Victuals is famously pronounced "vittles". But how is victualling, as in victualling yard, pronounced?

I presume the "c" remains silent, but various unsourced and presumably autogenerated pronunciation videos suggest both "vittling" and "vittualing".

  • 1
    Haha, cool question. I’ve heard it in older TV shows and movies (where the Hollywood actors were perforce affecting a Appalachian or otherwise rural accent, not necessarily faithfully!) as the former, vitt’lin.
    – Dan Bron
    Commented Oct 10, 2018 at 4:38
  • Of course single l for American spelling ... victualing
    – GEdgar
    Commented Oct 19, 2018 at 12:13

2 Answers 2


/ˈvɪtlɪŋ/, i.e. the normal pronunciation of victual + -ing.

Cambridge English Pronouncing Dictionary, 18th ed.: Cambridge English Pronouncing Dictionary*, 18th ed

The Routledge Dictionary of Pronunciation for Current English, 2nd ed.: The Routledge Dictionary of Pronunciation for Current English, 2nd ed.

  • Not /ˈvɪtəlɪŋ/, with three syllables? That's how it's pronounced on forvo.com. Same for whittling and belittling. Also, the OP's first video pronounces it this way. Do you have any actual evidence it's pronounced with two syllables vit-ling /ˈvɪtlɪŋ/,? Your dictionary pronunciations seem ambiguous to me. Commented Oct 19, 2018 at 11:27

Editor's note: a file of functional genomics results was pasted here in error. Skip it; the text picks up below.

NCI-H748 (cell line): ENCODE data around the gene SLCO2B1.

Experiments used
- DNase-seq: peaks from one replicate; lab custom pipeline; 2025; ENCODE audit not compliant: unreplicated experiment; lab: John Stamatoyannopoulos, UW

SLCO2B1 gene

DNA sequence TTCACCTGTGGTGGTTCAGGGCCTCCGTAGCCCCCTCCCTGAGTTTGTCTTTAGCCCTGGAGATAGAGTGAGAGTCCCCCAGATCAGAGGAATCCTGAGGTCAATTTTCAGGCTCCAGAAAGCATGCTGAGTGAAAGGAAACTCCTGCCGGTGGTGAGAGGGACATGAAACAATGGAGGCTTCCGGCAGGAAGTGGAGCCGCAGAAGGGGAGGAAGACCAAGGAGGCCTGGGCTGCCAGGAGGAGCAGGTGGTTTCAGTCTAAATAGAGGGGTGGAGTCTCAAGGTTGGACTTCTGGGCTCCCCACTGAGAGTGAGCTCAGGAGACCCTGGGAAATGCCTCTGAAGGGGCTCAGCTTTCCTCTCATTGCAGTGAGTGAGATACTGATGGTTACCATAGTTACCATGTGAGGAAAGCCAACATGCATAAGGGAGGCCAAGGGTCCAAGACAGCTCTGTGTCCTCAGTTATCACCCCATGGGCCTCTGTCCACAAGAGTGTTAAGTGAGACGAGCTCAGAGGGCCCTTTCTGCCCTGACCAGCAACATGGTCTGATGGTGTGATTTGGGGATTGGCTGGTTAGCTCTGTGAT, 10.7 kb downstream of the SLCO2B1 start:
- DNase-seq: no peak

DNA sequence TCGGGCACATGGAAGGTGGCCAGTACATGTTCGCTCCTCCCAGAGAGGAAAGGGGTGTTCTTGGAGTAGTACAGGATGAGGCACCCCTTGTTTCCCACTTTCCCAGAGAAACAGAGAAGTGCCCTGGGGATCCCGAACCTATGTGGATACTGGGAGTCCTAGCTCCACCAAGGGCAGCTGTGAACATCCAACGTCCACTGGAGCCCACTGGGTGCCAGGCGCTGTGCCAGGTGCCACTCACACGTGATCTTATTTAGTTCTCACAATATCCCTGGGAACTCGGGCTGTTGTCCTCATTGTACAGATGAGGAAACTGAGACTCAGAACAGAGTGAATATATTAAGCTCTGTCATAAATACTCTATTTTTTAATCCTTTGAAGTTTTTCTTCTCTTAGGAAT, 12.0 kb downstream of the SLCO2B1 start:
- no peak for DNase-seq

• 1
    @PeterShor As seen in the dictionaries, /l/ here is a syllabic consonant and interchangeable with /əl/. In victual(s/ed) it constitutes a syllable by itself, but in victual(l)ing it may be absorbed by the following syllable (-ing) – a phenomenon John Wells calls "compression".
    – Nardog
    Commented Oct 19, 2018 at 11:34
  • Then you shouldn't use /ˈvɪtlɪŋ/ but /ˈvɪtl̩iŋ/ (with a dot under the l or /ˈvɪt.l.ɪŋ/ with explicit syllable breaks. I don't think whittle and belittle undergo compression very often in English (unlike power and trouble). Certainly not in American English, because then you would have to turn a flapped /t/ back into a real /t/, which I think we almost never do here. Commented Oct 19, 2018 at 11:38
  • @PeterShor But it can be either two or three syllables. Which is why I deliberately chose not to indicate syllabicity or syllabification, which are by no means mandatory. Compression into /tl/ may be less common, but certainly not impossible. See Merriam-Webster's entry for bottling, for example.
    – Nardog
    Commented Oct 19, 2018 at 11:46

The OED says /ˈvɪt(ə)lɪŋ/ showing the extra syllable is optional. Their recorded pronunciation does have the schwa in there.

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